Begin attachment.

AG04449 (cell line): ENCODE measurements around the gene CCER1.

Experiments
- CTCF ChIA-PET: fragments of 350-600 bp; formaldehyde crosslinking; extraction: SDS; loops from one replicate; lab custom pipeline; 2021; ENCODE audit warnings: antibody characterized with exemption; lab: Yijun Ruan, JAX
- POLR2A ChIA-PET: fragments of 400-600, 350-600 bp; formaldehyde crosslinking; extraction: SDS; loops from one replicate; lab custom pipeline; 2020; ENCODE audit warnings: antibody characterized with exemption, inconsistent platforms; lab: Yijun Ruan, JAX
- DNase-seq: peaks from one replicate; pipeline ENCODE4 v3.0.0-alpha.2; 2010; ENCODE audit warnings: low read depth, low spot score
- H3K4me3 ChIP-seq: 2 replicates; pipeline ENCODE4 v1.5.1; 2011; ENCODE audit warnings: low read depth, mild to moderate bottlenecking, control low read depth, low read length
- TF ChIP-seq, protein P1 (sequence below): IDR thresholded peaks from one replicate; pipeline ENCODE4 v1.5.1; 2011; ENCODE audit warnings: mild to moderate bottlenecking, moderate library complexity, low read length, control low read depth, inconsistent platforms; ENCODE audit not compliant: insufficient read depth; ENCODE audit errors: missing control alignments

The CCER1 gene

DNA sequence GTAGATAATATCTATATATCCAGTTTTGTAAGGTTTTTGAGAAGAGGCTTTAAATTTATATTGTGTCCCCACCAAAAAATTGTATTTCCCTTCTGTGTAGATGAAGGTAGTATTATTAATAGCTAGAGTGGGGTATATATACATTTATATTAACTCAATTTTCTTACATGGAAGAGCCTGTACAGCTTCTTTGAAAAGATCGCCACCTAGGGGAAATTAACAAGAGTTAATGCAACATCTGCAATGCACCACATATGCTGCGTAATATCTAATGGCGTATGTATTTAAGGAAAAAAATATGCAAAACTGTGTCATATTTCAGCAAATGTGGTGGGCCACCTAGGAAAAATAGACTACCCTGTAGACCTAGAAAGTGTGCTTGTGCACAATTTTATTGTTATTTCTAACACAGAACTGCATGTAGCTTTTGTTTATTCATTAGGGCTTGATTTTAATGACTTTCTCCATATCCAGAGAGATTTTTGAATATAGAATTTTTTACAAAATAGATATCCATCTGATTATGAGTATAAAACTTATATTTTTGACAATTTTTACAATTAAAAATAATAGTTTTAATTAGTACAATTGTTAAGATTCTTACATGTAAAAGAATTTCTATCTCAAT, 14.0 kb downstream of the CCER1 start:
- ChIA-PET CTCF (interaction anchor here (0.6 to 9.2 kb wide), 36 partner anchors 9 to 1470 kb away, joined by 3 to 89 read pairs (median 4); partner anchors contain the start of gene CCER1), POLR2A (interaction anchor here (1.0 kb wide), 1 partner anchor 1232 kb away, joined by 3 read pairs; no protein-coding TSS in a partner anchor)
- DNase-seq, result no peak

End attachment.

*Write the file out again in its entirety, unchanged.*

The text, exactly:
AG04449 (cell line): ENCODE measurements around the gene CCER1.

Experiments
- CTCF ChIA-PET: fragments of 350-600 bp; formaldehyde crosslinking; extraction: SDS; loops from one replicate; lab custom pipeline; 2021; ENCODE audit warnings: antibody characterized with exemption; lab: Yijun Ruan, JAX
- POLR2A ChIA-PET: fragments of 400-600, 350-600 bp; formaldehyde crosslinking; extraction: SDS; loops from one replicate; lab custom pipeline; 2020; ENCODE audit warnings: antibody characterized with exemption, inconsistent platforms; lab: Yijun Ruan, JAX
- DNase-seq: peaks from one replicate; pipeline ENCODE4 v3.0.0-alpha.2; 2010; ENCODE audit warnings: low read depth, low spot score
- H3K4me3 ChIP-seq: 2 replicates; pipeline ENCODE4 v1.5.1; 2011; ENCODE audit warnings: low read depth, mild to moderate bottlenecking, control low read depth, low read length
- TF ChIP-seq, protein P1 (sequence below): IDR thresholded peaks from one replicate; pipeline ENCODE4 v1.5.1; 2011; ENCODE audit warnings: mild to moderate bottlenecking, moderate library complexity, low read length, control low read depth, inconsistent platforms; ENCODE audit not compliant: insufficient read depth; ENCODE audit errors: missing control alignments

The CCER1 gene

DNA sequence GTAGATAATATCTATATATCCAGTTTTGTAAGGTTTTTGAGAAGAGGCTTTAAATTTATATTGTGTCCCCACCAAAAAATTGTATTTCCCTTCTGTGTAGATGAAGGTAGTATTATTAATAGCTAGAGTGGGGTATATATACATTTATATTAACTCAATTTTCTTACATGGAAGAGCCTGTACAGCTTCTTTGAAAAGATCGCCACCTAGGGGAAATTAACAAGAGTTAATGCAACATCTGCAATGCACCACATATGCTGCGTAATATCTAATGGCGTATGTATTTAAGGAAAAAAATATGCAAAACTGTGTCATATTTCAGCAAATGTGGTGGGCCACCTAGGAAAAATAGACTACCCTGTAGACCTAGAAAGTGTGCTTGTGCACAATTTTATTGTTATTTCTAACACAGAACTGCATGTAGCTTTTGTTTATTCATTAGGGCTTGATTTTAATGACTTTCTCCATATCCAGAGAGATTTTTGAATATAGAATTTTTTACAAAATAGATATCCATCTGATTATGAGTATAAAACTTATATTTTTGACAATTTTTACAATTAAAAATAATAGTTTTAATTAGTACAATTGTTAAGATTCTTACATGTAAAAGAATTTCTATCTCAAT, 14.0 kb downstream of the CCER1 start:
- ChIA-PET CTCF (interaction anchor here (0.6 to 9.2 kb wide), 36 partner anchors 9 to 1470 kb away, joined by 3 to 89 read pairs (median 4); partner anchors contain the start of gene CCER1), POLR2A (interaction anchor here (1.0 kb wide), 1 partner anchor 1232 kb away, joined by 3 read pairs; no protein-coding TSS in a partner anchor)
- DNase-seq, result no peak